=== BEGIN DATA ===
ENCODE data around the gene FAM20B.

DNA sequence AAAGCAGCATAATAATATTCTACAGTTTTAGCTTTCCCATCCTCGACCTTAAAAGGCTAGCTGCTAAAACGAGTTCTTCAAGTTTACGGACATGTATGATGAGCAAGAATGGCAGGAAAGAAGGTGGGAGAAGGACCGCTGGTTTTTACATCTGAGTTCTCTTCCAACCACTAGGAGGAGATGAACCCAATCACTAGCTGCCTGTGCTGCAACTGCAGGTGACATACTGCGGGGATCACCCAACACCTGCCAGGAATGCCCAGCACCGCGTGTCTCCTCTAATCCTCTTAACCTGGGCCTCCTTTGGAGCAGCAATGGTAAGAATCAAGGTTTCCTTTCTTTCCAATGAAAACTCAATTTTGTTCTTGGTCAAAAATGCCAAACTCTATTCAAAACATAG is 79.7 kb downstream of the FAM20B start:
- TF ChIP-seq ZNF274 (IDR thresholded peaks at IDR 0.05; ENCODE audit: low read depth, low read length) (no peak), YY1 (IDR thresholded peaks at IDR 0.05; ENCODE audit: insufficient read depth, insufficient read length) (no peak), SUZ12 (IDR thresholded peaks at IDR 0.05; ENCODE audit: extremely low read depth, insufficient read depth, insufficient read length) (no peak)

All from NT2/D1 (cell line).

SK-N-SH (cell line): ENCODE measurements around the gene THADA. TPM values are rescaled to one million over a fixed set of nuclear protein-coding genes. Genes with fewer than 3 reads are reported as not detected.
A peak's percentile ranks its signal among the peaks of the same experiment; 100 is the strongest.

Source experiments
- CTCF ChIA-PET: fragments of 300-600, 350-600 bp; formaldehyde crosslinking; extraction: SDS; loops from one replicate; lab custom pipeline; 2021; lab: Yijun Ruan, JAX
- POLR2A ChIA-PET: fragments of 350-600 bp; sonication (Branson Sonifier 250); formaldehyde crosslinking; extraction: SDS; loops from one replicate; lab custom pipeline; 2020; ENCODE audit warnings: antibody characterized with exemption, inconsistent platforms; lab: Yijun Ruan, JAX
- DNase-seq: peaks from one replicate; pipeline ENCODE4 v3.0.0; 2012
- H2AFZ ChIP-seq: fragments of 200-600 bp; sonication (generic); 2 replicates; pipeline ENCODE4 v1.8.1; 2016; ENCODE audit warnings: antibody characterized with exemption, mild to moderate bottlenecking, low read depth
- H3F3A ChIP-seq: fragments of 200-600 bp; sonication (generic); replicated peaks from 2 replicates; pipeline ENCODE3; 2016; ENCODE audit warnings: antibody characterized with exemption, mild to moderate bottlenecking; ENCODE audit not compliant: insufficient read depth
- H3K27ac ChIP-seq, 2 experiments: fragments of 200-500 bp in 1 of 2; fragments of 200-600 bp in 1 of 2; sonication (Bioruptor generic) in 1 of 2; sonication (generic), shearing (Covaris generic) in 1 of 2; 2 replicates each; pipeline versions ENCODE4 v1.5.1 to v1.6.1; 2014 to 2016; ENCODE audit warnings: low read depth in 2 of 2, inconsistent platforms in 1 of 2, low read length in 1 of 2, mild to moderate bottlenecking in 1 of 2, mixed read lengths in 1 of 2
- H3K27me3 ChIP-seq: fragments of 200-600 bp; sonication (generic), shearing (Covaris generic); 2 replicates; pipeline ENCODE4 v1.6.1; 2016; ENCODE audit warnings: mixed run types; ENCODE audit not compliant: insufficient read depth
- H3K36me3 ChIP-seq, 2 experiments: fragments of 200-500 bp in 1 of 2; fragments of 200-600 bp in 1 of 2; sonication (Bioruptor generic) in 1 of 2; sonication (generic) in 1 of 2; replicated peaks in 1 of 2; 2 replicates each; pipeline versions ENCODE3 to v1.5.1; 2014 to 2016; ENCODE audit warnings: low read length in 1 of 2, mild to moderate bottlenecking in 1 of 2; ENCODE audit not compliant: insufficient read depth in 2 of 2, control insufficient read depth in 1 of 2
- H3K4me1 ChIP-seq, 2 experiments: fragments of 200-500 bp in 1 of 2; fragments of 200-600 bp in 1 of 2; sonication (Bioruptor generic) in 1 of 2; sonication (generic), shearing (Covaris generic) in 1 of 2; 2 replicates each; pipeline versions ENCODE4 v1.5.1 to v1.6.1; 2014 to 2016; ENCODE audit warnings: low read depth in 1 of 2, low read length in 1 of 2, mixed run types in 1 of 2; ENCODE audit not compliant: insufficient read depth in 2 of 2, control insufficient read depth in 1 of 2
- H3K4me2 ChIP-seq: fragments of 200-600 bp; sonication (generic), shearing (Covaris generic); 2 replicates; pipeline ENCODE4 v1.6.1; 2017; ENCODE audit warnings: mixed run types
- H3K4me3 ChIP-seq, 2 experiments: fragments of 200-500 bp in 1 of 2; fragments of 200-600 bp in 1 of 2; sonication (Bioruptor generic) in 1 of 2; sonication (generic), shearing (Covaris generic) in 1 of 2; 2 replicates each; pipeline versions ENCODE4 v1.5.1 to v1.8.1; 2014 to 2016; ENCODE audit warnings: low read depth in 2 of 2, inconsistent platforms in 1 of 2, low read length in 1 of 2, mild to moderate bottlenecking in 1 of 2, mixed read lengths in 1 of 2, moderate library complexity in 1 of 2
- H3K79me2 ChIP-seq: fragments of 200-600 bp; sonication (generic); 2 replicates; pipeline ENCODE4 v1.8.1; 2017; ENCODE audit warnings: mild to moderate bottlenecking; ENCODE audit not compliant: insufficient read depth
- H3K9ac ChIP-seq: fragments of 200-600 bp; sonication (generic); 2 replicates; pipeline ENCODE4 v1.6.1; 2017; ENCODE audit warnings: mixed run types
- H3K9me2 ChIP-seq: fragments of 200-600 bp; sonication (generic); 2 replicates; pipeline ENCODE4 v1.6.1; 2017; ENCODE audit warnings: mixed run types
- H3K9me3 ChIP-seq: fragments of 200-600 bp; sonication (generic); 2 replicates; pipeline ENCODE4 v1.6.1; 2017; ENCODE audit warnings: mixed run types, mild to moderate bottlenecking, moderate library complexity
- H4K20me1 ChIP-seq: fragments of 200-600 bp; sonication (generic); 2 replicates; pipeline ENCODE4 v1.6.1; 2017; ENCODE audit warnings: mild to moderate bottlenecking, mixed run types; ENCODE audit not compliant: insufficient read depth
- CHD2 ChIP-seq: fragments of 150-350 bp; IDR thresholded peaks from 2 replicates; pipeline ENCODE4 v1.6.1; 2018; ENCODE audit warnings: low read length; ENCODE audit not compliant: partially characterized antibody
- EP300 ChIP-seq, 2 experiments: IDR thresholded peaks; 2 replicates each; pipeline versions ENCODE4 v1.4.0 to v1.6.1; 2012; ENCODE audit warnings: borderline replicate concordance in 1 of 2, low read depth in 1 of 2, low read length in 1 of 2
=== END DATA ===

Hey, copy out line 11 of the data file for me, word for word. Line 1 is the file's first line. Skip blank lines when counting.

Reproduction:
- H2AFZ ChIP-seq: fragments of 200-600 bp; sonication (generic); 2 replicates; pipeline ENCODE4 v1.8.1; 2016; ENCODE audit warnings: antibody characterized with exemption, mild to moderate bottlenecking, low read depth